Perched along the marshy edge of Lake Griffin, the park seems small compared to its size on the map. That’s because much of it is at water level, a floodplain forest bisected by the Dead River.
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Location: Fruitland Park
Address: 3089 US 441, Fruitland Park
Fees: $5 per vehicle
Restroom: at the picnic area
Land manager: Florida State Parks
8 AM to sunset. Leashed dogs welcome. Guided canoe trips offered.
The park entrance is prominently along US 27-441 on the northbound side of the four-lane highway 2.5 miles north of where US 27 and US 441 merge in Leesburg, immediately south of Fruitland Park.
While canoeing the Dead River Swamp and paddling out to Lake Griffin are probably the park’s biggest draw, the ancient oak just inside the park gate is a must-see.
They call it the Mammoth Live Oak. In the Florida Register of Big Trees (1997) it is listed as the 6th largest live oak in the state, 28 feet around and 70 feet tall.
A pulloff is near it, or you can hike to it on a short nature trail from the picnic area, which is where the park’s only parking area is located.
The dock and canoe rentals are here. It’s also where the half-mile nature trail loop starts, with its spur to the Mammoth Live Oak.
Hiking at Lake Griffin State Park
The hiking trails here are short, totaling a half mile between the two interpretive walks.
The Live Oak Trail starts at the side of the park road and leads immediately back to the Mammoth Live Oak.
Given the limited parking at this spot, it’s better to walk up here from the picnic area. This is also where the Lake Griffin Nature Trail starts. You’ll find it past the restrooms.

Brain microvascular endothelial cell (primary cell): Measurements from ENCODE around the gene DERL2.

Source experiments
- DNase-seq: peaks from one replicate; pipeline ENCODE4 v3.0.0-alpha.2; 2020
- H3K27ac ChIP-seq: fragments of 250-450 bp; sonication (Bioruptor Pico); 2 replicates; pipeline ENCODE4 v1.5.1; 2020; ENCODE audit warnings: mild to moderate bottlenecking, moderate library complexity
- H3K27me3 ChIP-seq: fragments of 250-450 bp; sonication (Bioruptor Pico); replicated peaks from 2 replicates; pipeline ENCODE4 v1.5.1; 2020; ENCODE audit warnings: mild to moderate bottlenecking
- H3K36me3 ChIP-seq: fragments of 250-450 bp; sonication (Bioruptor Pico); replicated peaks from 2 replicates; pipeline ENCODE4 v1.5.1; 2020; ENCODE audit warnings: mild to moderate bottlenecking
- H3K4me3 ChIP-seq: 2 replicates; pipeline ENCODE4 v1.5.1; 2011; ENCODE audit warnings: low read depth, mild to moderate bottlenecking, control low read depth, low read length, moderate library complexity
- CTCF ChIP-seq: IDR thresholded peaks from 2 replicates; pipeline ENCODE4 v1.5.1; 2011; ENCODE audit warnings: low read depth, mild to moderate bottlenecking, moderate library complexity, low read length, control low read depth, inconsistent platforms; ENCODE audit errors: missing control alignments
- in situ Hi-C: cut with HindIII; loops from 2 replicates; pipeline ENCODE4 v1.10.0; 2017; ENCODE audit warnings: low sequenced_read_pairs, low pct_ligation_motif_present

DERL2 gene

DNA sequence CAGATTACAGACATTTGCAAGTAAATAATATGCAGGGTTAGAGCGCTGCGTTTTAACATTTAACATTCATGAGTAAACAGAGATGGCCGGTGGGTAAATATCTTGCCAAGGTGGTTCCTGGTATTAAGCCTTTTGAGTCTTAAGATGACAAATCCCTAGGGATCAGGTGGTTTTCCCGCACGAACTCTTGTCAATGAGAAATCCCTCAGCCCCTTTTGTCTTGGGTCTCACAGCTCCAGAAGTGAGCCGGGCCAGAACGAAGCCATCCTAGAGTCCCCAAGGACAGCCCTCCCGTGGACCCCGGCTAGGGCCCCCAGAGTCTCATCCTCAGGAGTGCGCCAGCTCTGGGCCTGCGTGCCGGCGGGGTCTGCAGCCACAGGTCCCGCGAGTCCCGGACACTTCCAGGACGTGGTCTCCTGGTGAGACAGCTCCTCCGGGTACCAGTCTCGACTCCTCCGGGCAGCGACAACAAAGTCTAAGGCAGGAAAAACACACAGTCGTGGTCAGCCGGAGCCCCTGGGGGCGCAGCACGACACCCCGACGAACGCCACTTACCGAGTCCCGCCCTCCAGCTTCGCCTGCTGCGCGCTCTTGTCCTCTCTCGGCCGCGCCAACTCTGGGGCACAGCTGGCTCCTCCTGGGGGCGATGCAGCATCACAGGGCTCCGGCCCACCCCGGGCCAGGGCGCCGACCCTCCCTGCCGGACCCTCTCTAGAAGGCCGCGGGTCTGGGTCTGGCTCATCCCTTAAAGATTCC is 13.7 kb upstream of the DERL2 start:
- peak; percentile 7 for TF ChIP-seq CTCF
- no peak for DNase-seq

Marked with yellow circles, it loops around the campground under laurel oaks and hickories. On its return to the campground you encounter the Live Oak Trail as a spur off the loop.
Paddling at Lake Griffin State Park
Canoeing or kayaking from the put-in at the boat basin to Lake Griffin is a 1.5-mile round trip down and back up the Dead River.
Dead River Marsh is a floodplain forest protected by the park boundary. Most of it is several feet deep. There is nowhere to disembark along the waterway or when you get to the lake.
Much like in the Okeefenokee Swamp, its depth encouraged the growth of floating mats of plants that retained soil, creating quaking earth.
Rentals of canoes and kayaks are $12 per hour for ones that seat two paddlers, and $10 per hour for single-seat kayaks. 2 hour minimum on rentals.
Guided paddling trips are provided by park staff on a regular basis. Call the park for details.
Camping at Lake Griffin State Park
A popular spot for camping, Lake Griffin State Park features a 40-site campground beneath the shade of hardwood trees.
Opened in the 1960s, it’s small enough to feel very outdoorsy, particularly for tent campers. Only seven of the sites are large enough for large rigs.
The bathhouse is in the middle of the circle and includes a washer and dryer.
See our photos of Lake Griffin State Park
More worth exploring while you’re in this area.
Established as a botanical preserve for native plants, Flat Island Preserve protects islands in the Okahumpa Marsh, offering hikers and paddlers immersion in a lush wilderness